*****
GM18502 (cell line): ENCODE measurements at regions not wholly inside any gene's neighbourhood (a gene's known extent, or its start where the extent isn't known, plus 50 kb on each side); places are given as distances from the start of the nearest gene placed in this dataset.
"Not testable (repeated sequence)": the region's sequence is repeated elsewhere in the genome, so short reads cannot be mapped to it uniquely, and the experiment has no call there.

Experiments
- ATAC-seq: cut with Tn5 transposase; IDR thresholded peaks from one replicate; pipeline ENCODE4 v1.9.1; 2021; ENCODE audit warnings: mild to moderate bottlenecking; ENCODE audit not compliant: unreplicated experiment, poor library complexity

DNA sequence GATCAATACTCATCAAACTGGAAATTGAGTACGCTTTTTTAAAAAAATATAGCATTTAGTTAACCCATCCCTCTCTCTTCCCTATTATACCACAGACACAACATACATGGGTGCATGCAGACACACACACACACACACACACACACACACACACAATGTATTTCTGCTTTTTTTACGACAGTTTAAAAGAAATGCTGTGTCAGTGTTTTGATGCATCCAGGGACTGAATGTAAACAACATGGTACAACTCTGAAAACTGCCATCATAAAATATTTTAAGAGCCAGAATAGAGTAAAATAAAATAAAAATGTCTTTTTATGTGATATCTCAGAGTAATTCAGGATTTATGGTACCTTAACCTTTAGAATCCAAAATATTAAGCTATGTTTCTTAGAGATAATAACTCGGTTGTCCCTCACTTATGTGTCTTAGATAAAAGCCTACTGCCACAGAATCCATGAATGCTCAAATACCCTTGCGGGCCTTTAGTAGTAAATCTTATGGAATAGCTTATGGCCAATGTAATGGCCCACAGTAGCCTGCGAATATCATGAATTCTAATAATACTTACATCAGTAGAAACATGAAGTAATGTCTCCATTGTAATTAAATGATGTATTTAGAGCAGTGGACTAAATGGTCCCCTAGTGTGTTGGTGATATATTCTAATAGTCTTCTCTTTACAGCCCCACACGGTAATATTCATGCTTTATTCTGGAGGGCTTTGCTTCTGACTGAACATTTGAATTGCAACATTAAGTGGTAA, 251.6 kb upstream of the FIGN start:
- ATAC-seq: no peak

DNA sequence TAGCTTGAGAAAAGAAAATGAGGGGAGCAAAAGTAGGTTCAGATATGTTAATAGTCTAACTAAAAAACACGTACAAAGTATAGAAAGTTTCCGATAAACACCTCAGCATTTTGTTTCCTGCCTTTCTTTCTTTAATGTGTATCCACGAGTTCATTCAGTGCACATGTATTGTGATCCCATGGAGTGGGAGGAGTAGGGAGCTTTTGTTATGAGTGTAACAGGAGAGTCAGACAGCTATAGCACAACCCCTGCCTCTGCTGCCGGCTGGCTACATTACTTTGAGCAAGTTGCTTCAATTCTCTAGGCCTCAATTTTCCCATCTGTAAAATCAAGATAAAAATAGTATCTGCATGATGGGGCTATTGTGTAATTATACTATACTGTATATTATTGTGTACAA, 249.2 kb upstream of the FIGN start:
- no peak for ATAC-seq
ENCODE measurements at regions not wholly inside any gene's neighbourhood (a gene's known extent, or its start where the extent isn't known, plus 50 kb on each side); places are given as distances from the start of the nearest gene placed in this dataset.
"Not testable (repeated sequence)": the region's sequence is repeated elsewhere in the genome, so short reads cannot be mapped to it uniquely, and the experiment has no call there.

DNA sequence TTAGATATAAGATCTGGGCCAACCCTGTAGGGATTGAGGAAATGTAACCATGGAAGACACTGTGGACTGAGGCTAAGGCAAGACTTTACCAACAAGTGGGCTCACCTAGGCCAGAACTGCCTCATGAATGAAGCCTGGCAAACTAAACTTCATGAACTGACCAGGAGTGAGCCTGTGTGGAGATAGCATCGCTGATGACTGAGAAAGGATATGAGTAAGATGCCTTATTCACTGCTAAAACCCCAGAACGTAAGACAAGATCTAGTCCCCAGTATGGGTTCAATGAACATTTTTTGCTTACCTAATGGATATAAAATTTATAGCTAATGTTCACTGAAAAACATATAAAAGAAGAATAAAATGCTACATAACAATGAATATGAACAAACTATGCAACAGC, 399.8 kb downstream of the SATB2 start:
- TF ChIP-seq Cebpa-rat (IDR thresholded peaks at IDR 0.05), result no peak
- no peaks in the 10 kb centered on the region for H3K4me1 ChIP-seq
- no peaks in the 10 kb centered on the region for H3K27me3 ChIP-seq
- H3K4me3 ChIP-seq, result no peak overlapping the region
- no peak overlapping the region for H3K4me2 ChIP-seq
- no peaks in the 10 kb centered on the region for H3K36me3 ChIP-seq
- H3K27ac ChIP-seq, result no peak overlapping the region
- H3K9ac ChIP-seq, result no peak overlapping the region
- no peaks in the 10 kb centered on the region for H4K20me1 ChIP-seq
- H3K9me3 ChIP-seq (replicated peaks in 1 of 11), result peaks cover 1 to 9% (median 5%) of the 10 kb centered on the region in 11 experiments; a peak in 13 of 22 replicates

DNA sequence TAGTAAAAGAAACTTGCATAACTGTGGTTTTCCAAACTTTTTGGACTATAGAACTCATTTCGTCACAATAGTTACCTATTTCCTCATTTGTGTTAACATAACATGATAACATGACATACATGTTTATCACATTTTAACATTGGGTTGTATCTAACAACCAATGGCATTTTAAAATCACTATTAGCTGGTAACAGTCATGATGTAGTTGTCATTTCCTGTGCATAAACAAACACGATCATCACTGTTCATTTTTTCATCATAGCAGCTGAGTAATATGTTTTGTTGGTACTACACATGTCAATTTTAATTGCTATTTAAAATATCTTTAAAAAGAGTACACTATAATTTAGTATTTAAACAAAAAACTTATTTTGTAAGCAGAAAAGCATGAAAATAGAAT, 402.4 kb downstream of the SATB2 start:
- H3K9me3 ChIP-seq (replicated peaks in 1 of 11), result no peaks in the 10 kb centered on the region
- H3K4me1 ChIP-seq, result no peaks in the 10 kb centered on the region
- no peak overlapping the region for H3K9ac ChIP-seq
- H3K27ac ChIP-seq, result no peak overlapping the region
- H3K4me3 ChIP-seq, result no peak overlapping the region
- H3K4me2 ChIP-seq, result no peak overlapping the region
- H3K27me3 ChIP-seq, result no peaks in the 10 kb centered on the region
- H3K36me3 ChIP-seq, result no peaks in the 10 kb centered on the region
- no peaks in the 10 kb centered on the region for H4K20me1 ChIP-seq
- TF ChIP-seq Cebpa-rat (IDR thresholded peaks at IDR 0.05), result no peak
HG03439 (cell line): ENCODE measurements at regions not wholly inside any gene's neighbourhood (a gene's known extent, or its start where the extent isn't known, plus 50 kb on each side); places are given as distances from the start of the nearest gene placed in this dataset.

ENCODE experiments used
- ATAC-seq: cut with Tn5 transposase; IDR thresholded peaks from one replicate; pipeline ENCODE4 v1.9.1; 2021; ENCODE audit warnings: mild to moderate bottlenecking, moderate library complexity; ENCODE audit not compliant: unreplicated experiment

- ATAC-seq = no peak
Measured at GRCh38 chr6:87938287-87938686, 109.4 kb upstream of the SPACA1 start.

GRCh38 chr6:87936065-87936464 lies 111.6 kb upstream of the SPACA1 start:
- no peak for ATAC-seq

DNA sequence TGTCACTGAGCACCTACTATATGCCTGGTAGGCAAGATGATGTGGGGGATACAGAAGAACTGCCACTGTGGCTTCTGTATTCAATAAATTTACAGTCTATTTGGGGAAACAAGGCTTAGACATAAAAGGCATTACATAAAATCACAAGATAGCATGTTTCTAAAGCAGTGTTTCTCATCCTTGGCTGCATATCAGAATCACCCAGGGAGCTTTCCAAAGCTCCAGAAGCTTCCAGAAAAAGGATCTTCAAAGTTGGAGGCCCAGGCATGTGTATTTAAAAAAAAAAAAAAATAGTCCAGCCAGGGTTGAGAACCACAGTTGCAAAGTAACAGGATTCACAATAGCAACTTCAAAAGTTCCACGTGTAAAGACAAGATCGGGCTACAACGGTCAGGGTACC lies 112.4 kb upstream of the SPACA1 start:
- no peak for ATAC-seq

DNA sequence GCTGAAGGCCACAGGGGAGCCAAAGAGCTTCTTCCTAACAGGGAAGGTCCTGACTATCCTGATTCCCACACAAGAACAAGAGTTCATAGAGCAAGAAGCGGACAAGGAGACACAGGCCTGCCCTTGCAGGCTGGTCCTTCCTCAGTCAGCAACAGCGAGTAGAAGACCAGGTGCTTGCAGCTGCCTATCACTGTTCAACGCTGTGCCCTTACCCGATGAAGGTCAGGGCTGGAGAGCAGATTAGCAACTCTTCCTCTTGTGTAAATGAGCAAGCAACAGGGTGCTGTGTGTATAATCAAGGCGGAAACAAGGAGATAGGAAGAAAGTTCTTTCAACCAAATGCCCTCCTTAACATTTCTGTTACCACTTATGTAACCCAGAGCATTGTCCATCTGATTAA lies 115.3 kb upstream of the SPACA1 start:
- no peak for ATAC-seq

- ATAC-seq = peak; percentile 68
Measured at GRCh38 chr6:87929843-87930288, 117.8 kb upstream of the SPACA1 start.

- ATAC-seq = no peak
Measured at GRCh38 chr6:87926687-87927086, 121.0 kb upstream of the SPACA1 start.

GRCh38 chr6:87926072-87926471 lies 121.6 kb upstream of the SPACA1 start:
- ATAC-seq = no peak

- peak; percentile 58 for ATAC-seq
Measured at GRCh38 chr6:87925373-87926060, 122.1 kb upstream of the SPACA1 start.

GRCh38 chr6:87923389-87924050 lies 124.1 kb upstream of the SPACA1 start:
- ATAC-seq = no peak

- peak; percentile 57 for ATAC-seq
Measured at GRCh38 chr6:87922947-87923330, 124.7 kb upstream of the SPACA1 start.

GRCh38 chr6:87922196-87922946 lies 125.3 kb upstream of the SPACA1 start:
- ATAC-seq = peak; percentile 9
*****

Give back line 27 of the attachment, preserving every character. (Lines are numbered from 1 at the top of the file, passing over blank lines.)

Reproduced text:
- H3K4me3 ChIP-seq, result no peak overlapping the region